Sunday morning I was down at Duarte Square (Canal & 6th Avenue) to watch the start of a bicycle Tour of New York, wherein some 30,000 participants embarked on a 2-3 hour, 44ish mile ride around the boroughs, equipped with a continuous police escort to block cross traffic. It was a sight to see, every kind of bicycle in the universe, from regular 10 speeds to bicycles built for 3, several side by side 3 wheelers (two people in reclining high backed seats peddling from relaxed positions), some crazy configs wherein there was a small front wheel and a large rear one with the peddles right above the front wheel, a bicycle that was built to resemble a Harley chopper and one individual was pulling a small wooden cage-trailer that looked like it contained his cat.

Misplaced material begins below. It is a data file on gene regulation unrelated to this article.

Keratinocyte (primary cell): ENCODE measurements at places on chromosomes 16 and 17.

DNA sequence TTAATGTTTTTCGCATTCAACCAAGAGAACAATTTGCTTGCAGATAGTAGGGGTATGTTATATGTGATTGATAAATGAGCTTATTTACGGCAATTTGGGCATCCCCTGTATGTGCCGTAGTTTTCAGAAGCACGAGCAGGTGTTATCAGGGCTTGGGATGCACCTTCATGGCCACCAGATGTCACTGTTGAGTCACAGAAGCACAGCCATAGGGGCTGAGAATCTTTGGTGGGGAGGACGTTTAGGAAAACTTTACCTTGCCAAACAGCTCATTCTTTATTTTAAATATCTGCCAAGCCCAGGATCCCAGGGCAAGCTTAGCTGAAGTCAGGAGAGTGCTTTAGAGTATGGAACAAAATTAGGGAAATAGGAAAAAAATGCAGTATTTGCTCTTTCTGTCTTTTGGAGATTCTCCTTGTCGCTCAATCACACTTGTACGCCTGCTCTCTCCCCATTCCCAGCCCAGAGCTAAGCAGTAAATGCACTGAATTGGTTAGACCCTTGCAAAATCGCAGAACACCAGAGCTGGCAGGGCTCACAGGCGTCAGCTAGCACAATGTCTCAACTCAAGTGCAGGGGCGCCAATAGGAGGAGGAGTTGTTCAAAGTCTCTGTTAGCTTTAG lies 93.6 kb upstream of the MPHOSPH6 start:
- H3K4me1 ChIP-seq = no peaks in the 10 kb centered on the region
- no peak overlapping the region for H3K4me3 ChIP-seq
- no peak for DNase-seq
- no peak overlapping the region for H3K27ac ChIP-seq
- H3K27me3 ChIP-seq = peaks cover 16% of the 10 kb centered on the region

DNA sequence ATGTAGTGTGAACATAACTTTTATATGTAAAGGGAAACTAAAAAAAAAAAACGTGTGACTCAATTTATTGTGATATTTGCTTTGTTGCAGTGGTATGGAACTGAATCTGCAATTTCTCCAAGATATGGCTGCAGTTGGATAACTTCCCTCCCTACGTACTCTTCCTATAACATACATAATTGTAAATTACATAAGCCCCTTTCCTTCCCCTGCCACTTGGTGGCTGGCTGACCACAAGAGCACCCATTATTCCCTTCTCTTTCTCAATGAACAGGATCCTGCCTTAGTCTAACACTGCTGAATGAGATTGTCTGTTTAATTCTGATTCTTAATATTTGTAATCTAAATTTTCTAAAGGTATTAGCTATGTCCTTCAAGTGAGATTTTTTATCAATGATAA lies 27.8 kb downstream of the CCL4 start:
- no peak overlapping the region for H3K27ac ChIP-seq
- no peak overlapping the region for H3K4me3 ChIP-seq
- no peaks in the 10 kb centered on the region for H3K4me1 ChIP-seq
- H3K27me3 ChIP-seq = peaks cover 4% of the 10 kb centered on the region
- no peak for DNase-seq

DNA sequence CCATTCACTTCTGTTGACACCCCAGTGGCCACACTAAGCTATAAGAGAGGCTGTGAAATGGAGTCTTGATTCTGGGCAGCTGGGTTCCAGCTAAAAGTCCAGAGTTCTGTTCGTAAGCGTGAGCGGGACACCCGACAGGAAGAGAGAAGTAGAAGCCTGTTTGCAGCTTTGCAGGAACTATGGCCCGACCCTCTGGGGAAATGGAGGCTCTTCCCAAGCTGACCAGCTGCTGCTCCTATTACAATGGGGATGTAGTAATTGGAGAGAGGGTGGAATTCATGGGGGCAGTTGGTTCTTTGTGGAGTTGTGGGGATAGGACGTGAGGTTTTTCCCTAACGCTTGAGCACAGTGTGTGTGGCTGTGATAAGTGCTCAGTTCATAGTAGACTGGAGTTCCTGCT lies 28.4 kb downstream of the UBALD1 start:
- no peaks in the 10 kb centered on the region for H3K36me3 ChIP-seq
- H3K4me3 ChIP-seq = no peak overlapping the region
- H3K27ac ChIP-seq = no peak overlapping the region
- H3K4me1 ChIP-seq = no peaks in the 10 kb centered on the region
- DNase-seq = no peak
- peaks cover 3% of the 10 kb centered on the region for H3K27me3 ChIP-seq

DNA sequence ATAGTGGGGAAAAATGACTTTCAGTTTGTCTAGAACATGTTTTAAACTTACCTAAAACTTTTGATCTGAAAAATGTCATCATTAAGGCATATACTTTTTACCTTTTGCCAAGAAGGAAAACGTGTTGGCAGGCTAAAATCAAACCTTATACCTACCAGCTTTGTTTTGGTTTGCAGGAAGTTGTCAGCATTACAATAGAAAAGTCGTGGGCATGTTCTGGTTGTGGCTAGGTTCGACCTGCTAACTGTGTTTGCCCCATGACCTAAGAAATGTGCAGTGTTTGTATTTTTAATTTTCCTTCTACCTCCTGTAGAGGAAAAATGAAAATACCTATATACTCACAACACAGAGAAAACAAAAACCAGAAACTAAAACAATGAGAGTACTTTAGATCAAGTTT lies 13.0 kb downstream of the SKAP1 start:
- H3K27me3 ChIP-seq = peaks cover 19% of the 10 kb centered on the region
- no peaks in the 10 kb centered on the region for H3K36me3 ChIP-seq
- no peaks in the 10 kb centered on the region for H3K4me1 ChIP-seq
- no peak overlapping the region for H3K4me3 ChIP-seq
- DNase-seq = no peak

One morning last week, I took a stroll down Bleeker Street above 8th Avenue (west village), and was totally impressed by the atmosphere of the neighborhood. It is simply beautiful, lots of trees and the view down nearly every side street was profoundly green, the shops all upscale without blaring the fact. I stopped at a local cafe for a chocolate almond croissant and a capucino, sat outside and enjoyed watching the people pass by, the bird sounds and the morning aroma of spring in New York…

…then several cloudy, rainy days arrived, today being the first clear, sunny day.